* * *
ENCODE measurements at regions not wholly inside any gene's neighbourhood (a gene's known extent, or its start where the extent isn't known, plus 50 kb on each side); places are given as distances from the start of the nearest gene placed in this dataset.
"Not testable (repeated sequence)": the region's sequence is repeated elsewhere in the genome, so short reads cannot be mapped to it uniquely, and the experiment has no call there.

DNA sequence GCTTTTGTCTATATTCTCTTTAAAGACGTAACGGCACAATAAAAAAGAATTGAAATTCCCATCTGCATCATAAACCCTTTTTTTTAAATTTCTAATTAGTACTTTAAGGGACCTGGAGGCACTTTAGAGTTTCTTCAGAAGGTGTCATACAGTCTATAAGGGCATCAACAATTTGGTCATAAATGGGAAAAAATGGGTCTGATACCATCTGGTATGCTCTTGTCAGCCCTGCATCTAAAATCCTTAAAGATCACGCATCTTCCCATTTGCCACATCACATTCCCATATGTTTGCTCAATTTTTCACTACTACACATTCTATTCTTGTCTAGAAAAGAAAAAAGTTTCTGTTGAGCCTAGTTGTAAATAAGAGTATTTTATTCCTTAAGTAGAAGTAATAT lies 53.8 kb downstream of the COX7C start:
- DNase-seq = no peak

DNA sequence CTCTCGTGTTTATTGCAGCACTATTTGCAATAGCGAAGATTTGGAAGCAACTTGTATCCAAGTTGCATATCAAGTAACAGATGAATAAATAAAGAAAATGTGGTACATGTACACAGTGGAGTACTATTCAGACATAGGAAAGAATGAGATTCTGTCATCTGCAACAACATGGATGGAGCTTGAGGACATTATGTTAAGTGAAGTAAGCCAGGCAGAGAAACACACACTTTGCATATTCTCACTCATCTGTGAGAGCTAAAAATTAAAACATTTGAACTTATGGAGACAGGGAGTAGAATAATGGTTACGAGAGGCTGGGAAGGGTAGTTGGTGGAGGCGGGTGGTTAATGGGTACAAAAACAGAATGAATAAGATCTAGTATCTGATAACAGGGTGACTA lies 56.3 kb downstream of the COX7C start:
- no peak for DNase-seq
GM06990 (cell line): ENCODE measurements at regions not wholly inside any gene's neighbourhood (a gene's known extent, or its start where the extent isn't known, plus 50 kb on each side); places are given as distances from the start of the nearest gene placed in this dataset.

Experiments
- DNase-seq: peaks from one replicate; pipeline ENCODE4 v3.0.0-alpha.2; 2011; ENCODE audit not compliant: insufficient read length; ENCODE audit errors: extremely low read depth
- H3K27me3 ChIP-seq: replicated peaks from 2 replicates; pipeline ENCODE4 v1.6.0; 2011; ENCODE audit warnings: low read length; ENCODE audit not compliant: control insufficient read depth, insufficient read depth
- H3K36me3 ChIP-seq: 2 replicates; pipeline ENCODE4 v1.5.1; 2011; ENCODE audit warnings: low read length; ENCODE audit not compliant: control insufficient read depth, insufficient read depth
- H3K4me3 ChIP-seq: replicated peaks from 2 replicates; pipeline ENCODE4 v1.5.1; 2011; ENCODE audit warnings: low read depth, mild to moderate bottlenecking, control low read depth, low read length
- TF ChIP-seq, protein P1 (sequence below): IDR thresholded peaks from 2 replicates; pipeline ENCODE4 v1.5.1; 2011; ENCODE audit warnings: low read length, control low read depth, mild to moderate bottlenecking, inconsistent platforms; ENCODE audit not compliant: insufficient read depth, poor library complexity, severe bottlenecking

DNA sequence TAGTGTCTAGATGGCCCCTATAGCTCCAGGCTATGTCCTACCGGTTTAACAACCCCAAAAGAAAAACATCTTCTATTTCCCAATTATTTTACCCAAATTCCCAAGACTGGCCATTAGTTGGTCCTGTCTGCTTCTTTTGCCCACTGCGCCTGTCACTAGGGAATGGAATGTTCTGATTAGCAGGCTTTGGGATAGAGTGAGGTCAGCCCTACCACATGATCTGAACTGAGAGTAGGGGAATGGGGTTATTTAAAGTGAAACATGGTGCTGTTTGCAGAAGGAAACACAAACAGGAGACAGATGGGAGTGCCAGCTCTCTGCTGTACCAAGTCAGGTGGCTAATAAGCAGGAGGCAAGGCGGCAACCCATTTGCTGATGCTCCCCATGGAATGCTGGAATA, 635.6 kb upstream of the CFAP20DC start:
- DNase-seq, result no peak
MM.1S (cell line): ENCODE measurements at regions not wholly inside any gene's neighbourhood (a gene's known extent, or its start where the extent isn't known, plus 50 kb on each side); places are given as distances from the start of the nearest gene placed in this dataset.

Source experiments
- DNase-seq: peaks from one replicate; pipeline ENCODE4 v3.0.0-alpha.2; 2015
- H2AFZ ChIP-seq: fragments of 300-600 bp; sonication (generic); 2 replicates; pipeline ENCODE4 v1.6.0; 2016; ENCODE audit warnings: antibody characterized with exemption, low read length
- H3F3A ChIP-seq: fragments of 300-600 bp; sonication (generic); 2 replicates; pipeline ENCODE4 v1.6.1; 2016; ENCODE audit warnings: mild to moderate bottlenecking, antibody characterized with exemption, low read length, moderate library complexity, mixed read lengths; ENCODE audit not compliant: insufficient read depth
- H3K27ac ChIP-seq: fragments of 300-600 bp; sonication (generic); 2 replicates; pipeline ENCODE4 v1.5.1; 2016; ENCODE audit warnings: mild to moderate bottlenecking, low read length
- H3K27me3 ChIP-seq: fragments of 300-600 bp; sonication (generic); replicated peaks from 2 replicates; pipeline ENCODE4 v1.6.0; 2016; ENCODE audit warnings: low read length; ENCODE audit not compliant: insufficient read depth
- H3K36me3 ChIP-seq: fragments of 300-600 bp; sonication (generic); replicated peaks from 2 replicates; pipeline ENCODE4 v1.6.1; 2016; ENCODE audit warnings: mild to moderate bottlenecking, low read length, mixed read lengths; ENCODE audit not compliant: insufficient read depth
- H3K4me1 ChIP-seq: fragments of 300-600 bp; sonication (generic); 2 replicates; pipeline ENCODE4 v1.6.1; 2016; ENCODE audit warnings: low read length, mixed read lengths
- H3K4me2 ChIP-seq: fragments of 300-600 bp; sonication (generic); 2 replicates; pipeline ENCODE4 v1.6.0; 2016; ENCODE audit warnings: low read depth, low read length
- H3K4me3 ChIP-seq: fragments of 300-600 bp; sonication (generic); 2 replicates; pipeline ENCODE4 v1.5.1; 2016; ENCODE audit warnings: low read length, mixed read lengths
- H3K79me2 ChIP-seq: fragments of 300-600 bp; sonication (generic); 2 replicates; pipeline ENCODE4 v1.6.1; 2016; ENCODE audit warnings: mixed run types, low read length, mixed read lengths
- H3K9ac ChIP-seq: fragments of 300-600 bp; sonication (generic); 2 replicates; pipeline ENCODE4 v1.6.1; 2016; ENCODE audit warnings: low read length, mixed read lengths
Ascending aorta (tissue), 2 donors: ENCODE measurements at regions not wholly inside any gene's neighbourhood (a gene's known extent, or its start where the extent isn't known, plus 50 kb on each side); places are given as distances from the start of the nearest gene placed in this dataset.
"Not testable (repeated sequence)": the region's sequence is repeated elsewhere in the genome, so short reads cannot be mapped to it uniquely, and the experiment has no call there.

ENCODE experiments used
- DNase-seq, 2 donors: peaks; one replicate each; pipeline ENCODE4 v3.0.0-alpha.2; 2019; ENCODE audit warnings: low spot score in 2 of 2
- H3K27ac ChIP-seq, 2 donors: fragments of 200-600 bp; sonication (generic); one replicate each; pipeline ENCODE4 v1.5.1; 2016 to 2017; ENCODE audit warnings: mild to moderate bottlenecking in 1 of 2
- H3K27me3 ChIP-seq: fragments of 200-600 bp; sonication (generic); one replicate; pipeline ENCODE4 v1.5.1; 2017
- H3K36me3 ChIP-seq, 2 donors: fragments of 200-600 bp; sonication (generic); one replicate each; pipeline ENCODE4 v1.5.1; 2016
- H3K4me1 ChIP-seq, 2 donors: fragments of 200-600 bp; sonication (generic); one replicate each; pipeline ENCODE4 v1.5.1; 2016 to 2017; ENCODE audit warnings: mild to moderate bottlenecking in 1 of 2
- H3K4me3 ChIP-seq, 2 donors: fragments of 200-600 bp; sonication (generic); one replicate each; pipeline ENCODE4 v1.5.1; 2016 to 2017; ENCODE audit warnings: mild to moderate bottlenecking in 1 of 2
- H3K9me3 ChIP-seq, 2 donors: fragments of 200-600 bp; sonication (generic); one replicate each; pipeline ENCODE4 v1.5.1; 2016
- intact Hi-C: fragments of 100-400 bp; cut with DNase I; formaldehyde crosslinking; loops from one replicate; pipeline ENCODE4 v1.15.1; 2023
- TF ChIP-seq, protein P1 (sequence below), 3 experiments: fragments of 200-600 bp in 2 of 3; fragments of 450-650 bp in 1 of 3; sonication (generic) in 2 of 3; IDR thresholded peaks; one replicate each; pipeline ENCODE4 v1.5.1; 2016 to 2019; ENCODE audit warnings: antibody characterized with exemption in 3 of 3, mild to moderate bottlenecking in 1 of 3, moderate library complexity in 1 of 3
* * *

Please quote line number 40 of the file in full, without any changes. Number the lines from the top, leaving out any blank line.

- TF ChIP-seq, protein P1 (sequence below), 3 experiments: fragments of 200-600 bp in 2 of 3; fragments of 450-650 bp in 1 of 3; sonication (generic) in 2 of 3; IDR thresholded peaks; one replicate each; pipeline ENCODE4 v1.5.1; 2016 to 2019; ENCODE audit warnings: antibody characterized with exemption in 3 of 3, mild to moderate bottlenecking in 1 of 3, moderate library complexity in 1 of 3